Top Ten Organizing and Time Challenges People Face

By: Janet L. Hall, The Person/Place Energy Mover

Copyright © 2005-2007 by OverHall Consulting and Janet L. Hall
P.O. Box 263, Port Republic, MD 20676 410/586-9440 janet@overhall.com http://www.overhall.com All Rights Reserved Permission is granted to print out this ebook and to pass it on (email) to your friends, family or given as a bonus as long as all information and links are kept in tack.

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About the Author ............................................................................................ 3 Chapter 1. Paper Challenges: Includes mail, reading material and files ........ 5 Chapter 2. Bedroom Challenges: Includes laundry, clothes, drawers and closets.............................................................................................................. 7 Chapter 3. Children: Includes their schedules and their bedroom and toys ... 8 Chapter 4. Shopping Challenges: Includes food, gifts and cards ................. 10 Chapter 5. Kitchen Challenges: Includes organizing, meal planning and cooking.......................................................................................................... 12 Chapter 6. Time: Spending time with family, children, friends and self ..... 14 Chapter 7. Appointments: Includes medical, school, parties and events ..... 16 Chapter 8. Tools:........................................................................................... 20 Chapter 9. Car Clutter:.................................................................................. 23 Chapter 10. Maintaining home systems and cleaning: ................................. 24

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About the Author

Janet Hall is a Professional Organizer – Certified, Certified Pyramid Feng Shui Practitioner, Past-President of The Feng Shui Institute International (FSII), Faulty Member of The Feng Shui Institute of America (FSIA) and College of Southern Maryland (CSM), Reiki II Healer, Author, and Speaker. She is the creator of the revolutionary “The 5 W’s of Organizing, a TEASER, and a “TICKLE”©”. She has written six books regarding organization and one on how to become a professional organizer, produced 38 audio CD’s, four training CD's and two email courses. Janet also writes for a variety of over 20 plus online publications and web sites. She is the editor of OverHall IT! her free electronic bimonthly organizing and Feng Shui newsletter (Subscribe at: http://www.overhall.com/newsletter.htm) and Click Home the Bacon, a freequarterly newsletter (Subscribe at: http://www.kickstartwebsites.com ). In 2001 Janet starting her coaching career to help beginner organizers with starting their business. As Janet grew, her coaching business grew into other areas, such as FrontPage and Internet Marketing coaching. To date, Janet has coached over 100 people in various topics such as starting, marketing, and networking your business and yourself to creating a web site, starting a newsletter and creating products to sell. Besides people just starting out in business Janet has coached owners and staff of large and small corporations, sole proprietors, realtors, other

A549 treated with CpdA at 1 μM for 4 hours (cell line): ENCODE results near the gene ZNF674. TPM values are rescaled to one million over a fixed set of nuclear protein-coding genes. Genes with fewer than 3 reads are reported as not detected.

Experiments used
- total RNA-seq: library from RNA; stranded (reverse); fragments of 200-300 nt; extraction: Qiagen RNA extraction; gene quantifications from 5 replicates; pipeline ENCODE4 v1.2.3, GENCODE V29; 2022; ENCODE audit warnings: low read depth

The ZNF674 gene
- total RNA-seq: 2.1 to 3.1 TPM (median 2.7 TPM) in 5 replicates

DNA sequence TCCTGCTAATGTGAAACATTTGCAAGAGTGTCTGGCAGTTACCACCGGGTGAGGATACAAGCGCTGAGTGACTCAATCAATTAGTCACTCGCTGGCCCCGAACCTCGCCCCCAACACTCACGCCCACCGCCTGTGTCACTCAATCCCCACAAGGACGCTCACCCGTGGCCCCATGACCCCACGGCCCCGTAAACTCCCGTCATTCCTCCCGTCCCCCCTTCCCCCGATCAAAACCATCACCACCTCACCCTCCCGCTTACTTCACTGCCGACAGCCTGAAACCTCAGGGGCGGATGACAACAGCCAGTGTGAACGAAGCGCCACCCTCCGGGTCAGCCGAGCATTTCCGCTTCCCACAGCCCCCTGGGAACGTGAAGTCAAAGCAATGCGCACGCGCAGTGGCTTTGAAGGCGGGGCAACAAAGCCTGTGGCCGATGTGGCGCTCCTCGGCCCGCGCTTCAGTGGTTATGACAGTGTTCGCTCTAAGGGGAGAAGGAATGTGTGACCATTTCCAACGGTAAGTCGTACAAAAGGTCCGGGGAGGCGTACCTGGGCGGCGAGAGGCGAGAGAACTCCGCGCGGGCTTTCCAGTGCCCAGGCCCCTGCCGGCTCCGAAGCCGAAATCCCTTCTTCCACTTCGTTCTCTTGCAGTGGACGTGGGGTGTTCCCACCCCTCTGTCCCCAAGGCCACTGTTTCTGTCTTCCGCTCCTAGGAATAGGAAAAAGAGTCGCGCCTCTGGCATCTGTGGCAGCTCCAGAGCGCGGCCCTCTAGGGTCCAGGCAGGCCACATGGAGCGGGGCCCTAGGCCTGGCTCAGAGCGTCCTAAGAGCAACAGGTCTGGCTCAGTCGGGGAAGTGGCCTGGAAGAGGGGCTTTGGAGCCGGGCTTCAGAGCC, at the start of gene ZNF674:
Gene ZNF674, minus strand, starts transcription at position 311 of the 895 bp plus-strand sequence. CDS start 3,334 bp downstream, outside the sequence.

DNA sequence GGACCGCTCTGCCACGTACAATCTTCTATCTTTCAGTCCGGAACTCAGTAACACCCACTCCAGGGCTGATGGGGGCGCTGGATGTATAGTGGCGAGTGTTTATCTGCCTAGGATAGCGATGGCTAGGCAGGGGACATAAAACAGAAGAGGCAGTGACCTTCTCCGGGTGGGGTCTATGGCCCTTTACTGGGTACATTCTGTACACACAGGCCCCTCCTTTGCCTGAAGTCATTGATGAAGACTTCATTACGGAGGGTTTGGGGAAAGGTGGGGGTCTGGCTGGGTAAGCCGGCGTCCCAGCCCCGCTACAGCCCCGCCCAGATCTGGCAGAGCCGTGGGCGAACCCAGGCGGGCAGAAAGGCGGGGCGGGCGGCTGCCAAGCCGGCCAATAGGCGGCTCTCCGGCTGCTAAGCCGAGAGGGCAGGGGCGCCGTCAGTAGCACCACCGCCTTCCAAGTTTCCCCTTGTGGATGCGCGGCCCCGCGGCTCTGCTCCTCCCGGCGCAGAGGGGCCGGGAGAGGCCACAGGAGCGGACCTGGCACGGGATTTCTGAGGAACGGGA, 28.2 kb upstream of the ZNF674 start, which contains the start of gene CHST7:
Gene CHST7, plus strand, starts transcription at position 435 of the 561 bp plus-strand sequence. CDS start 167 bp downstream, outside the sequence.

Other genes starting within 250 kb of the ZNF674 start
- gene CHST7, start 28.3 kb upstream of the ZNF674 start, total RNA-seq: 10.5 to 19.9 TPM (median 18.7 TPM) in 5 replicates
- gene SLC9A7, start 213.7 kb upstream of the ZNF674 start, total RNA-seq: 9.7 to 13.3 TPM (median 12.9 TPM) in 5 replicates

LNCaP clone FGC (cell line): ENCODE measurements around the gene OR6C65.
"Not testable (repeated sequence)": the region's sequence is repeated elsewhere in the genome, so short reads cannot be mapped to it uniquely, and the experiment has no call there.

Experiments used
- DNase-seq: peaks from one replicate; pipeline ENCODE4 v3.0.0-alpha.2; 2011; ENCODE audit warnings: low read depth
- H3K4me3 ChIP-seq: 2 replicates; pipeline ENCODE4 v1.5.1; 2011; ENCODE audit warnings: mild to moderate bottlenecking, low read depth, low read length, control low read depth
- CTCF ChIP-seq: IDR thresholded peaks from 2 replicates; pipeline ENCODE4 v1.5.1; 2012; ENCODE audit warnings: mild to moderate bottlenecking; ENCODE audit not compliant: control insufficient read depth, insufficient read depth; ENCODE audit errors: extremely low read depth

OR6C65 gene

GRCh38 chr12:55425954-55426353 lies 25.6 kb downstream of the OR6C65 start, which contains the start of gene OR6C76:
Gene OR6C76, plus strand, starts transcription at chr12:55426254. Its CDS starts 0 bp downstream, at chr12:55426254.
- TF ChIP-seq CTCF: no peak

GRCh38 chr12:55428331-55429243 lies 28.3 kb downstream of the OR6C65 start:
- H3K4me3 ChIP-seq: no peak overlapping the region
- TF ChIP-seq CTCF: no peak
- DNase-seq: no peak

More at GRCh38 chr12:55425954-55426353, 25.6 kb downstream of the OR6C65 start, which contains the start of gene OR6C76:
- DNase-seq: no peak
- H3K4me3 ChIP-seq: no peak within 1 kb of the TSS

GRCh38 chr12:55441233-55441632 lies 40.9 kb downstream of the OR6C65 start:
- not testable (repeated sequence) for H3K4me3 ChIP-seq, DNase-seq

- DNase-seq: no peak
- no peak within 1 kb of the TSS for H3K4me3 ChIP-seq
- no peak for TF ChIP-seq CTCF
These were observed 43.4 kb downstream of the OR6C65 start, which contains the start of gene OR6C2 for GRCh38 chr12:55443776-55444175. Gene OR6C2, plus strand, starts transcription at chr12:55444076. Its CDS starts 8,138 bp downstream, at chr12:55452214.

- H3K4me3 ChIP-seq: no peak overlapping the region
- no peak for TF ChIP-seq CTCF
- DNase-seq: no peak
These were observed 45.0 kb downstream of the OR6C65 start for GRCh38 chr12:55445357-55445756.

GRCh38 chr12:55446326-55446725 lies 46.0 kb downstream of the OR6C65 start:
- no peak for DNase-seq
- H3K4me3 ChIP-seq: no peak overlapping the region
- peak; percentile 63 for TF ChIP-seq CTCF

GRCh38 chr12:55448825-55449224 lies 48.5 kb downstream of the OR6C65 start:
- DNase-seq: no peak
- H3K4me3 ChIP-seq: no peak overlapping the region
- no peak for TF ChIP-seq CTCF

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coaches, and lay persons. Janet specializes in office, home, and computer clutter and coaches beginner organizers. She has many organizing tools, which you can read about or order at http://www.overhall.com/products.htm Janet specializes in helping others with office, home, and computer clutter, casting her "magic" on their clutter, life, and environment. If you need assistance with your organizing challenges or business, Janet is available for phone coaching for business start-up, organizing techniques, web site development, Internet marketing, and Organizing By Phone.

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Chapter 1. Paper Challenges: Includes mail, reading material and files
1. Know what you need to keep and why. I recommend you enroll in my email course, 35 Days to Sorting and Organizing ALL Your Home Papers, at http://www.paperclutter.com

2. Choose a filing system and containers that fit your lifestyle. Decide if you are going to store your papers in a filing cabinet, banker’s box or sectioned notebooks, use hanging folders, manila folders and if you will file by alpha, numeric, or topic. 3. Purge your files at least once a year. 4. Make a standing filing date and time for daily, weekly or monthly filing. 5. Get a fire proof box or a safe deposit to store your important or irreplaceable documents into. I recommend you check out two of our products to assist you in this: The Safe Deposit Guide at http://www.overhall.com/safety_deposit_box.htm and If Something Happens to Me at http://www.overhall.com/if_something_happens_to_me.htm

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6. Sort, toss and put away mail as you bring it into your home. 7. Get a dated filing system, 1-31 and January - December (a tickler file) to store date related papers into. Check ours out at http://www.overhall.com/tickler_file.htm